Politician: "Isn't there something that can be done?"

The economist has been waiting for this.

Economist: "Well actually, there's thousands of nurses in Asia, who are desperate to get into this country and who will work for half the salary of the local nurses. All you have to do is put through legislation to allow them into the country, they'll even pay their own way, and the whole problem is solved.

The politician knows that foundation of America was the cheap labor of people extracted from their home country. He doesn't know anything about economics and doesn't care about the foreign policy implications of american financial hegemony. The next thing you know, special legislation has been moved through both houses, ahead of all the other unimportant bills on money for HeadStart and Education. The politician runs out to tell the electorate that he has solved the shortage of nurses - soon thousands of nurses will be arriving to tend to their every need.

Many of these nurses come from countries that can ill afford to loose them (NYT 12 Jul 2004, front page "An Exodus of African Nurses Puts Infants and the Ill in Peril"). The cost to a poor country to train nurses is proportionately larger than for a developed country. The departing nurses leave a country ravaged by diseases like AIDS (in some areas 50% of the adults) and who can't afford the medicines to treat their diseases.

On the other hand, Australia, at least since the 1950's, has had an active program to export its educated people, and willingly provides scholarships to promising students, to better identify those who should be encouraged to leave. This effort was stopped for a short few years, by the Whitlam govt of the 1970s, resulting in the transient blooming of the Australian film industry. Australias immigration program encouraged the arrival of cheap labor. So many people took advantage of the program that by the 1970s, 1/3 the people living in Australia had not been born there. Australians weren't interested in working in the hot sun and gladly let the migrants do it for them. Now two generations later, the children of the early migrants own many of the businesses in Australia, while the rest of Australia went off to watch the cricket match. In Europe after WWII, the joke amongst refugees contemplating their next move, was that America wanted the brains, while Australia wanted the muscle.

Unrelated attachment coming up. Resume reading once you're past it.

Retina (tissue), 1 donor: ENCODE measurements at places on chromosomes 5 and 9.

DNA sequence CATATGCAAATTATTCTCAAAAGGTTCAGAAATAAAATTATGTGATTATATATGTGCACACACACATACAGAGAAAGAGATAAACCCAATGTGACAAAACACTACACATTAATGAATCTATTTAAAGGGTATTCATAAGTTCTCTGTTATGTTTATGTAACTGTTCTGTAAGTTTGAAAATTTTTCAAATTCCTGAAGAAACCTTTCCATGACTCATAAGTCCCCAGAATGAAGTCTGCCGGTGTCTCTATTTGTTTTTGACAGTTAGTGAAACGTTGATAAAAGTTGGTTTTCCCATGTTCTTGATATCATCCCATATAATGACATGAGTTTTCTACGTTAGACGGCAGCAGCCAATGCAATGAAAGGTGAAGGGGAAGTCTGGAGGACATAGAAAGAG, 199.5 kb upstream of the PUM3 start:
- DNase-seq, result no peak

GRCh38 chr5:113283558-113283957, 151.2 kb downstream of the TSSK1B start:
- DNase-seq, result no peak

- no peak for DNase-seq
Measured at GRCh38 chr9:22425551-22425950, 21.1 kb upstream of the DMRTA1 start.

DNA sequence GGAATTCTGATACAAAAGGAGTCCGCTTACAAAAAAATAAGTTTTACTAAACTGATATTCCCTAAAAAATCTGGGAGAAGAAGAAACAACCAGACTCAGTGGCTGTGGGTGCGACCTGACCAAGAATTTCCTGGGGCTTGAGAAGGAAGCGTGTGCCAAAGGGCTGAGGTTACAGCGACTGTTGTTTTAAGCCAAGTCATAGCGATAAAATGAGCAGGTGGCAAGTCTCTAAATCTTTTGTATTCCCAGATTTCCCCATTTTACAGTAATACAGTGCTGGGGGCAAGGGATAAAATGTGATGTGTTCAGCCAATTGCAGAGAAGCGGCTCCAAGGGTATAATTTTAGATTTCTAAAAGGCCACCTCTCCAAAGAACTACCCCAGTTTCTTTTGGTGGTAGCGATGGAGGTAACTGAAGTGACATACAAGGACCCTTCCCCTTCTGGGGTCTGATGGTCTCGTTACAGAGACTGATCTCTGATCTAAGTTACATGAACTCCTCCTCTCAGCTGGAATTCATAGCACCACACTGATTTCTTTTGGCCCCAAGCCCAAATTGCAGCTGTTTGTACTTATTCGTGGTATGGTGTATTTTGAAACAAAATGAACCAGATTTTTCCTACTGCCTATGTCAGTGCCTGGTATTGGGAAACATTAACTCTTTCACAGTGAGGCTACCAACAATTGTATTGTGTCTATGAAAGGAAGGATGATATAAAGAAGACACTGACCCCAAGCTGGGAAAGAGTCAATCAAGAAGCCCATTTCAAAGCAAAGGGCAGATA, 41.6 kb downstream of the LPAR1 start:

Remember that to externalise costs, you need at least one of ignorance or coercion of the worker. Here we've created a 2nd class resident, a person who doesn't have the vote, who is living below the level that Americans will accept and who is on a visa that will require compliance to the employers work conditions or be kicked out. The employement situation is not governed by the same laws that the rest of us work under. The health system has externalised its costs to the foreign nurses.

Table 6. Cost/Benefit of importing nurses to work at wages that Americans won't accept.

before after
problems
  • wages too low to live on
  • people don't realise that the low wages are the problem
  • shortage of workers
  • wages too low to live on
  • 2nd class residents, no vote and few rights
  • disruption of economy/workforce of foreign country
  • disruption of social networks of imported worker
  • disruption of worker's friends/family in the home country.
  • politician gets re-elected
  • people think the problem is solved
benefit
  • enough workers